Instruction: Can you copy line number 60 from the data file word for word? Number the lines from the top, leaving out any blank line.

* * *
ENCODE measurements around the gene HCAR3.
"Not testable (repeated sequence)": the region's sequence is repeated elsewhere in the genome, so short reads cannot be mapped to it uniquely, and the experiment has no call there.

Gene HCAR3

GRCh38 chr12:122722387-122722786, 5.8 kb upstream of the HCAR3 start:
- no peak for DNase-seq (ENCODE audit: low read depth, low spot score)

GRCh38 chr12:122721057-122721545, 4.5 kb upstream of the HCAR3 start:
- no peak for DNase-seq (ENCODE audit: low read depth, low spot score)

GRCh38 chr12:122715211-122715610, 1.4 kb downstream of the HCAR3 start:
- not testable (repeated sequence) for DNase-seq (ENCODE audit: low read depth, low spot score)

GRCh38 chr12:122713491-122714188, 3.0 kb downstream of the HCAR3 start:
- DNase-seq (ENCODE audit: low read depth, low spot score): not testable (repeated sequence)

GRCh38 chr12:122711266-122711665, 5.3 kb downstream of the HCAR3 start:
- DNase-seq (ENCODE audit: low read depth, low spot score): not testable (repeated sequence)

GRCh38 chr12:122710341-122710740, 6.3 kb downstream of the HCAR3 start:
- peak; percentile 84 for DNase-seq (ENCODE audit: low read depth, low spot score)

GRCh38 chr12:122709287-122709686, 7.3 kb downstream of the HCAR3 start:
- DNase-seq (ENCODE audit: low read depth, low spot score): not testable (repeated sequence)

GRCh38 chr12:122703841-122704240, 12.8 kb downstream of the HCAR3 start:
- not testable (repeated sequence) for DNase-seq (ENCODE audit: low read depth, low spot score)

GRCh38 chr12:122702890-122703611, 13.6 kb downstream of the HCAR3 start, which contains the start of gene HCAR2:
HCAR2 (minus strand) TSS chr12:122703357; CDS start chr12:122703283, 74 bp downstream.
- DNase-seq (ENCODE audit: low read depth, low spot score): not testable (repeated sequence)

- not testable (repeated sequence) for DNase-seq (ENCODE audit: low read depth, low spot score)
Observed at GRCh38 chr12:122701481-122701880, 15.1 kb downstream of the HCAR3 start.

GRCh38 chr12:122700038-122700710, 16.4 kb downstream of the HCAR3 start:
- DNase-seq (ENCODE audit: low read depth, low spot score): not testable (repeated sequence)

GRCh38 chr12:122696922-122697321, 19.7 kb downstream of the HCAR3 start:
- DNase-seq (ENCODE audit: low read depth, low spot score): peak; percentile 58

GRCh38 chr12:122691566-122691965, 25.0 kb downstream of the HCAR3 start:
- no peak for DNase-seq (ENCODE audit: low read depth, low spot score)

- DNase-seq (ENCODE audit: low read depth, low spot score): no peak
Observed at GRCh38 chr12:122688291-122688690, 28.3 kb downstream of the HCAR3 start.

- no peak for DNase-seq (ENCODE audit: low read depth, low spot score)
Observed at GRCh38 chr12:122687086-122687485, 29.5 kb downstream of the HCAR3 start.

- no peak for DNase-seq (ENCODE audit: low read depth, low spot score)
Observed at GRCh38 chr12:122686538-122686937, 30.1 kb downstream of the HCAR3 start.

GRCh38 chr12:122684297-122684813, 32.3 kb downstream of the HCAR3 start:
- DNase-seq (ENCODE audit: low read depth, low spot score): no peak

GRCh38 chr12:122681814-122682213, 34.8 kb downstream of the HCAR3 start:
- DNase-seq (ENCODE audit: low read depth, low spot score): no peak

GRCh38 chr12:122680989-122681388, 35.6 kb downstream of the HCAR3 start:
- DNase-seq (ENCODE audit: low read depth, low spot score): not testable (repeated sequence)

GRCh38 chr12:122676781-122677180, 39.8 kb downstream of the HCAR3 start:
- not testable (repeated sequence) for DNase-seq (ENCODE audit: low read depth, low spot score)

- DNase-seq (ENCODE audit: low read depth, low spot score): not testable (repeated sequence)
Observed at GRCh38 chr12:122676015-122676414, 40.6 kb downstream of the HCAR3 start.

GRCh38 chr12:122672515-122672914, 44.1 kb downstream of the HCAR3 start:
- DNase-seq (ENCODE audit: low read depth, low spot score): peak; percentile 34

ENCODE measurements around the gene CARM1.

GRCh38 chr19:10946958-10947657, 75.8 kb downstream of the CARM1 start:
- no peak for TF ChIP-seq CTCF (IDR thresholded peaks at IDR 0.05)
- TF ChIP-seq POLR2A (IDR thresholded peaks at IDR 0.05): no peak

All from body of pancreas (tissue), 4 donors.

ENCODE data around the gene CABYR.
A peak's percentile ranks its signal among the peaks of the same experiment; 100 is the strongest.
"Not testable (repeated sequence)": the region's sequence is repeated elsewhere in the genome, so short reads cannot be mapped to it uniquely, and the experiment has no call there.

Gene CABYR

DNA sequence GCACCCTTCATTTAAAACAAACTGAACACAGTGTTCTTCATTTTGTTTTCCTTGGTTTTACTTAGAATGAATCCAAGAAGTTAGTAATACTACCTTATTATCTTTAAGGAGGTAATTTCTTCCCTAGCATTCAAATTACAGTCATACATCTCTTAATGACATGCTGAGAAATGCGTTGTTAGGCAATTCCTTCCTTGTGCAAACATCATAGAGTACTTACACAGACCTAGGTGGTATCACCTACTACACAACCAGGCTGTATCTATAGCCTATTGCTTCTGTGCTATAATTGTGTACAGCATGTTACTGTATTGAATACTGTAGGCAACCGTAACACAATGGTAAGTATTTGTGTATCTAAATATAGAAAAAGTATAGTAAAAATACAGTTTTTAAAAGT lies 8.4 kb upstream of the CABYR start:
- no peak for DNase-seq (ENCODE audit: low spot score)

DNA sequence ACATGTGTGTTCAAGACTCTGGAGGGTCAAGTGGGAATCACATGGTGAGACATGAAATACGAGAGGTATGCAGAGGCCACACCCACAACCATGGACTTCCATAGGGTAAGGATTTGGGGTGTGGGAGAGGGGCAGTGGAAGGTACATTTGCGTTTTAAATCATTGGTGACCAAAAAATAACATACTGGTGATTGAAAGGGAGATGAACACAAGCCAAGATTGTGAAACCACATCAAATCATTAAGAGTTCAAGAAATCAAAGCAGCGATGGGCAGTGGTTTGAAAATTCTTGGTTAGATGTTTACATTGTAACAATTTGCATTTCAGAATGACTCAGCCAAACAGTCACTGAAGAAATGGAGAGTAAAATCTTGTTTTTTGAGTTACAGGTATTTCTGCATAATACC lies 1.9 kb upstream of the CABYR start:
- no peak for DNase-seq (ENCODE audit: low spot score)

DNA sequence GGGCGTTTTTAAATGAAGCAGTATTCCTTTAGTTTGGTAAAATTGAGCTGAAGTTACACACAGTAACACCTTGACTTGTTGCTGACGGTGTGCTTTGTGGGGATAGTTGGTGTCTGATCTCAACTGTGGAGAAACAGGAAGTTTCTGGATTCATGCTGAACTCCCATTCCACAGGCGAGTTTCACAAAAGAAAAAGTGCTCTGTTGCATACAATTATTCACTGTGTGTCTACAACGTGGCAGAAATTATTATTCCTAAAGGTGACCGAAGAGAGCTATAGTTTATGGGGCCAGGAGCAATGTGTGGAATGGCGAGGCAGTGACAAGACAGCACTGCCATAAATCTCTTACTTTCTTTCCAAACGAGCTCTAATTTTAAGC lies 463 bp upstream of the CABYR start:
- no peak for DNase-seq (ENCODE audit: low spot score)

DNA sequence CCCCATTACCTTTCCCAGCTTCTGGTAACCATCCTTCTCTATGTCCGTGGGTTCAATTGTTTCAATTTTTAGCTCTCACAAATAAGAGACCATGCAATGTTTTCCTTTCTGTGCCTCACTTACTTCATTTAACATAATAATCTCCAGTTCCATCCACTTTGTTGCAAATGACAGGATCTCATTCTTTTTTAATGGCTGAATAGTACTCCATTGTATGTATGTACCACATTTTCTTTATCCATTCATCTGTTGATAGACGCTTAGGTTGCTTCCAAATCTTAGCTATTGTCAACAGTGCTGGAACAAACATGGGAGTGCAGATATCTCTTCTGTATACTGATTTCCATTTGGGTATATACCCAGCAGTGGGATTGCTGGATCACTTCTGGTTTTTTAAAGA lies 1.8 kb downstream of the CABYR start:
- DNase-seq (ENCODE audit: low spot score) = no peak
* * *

DNA sequence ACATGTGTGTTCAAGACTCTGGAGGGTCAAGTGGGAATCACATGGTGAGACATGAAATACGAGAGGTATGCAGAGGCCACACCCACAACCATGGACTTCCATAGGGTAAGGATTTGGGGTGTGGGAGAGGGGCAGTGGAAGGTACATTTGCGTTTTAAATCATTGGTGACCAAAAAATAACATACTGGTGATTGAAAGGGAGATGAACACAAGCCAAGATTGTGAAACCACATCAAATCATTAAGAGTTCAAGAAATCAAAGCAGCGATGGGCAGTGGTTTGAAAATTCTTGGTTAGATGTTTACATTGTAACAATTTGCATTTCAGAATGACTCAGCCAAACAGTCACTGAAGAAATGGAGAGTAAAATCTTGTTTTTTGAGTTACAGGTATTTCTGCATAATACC lies 1.9 kb upstream of the CABYR start: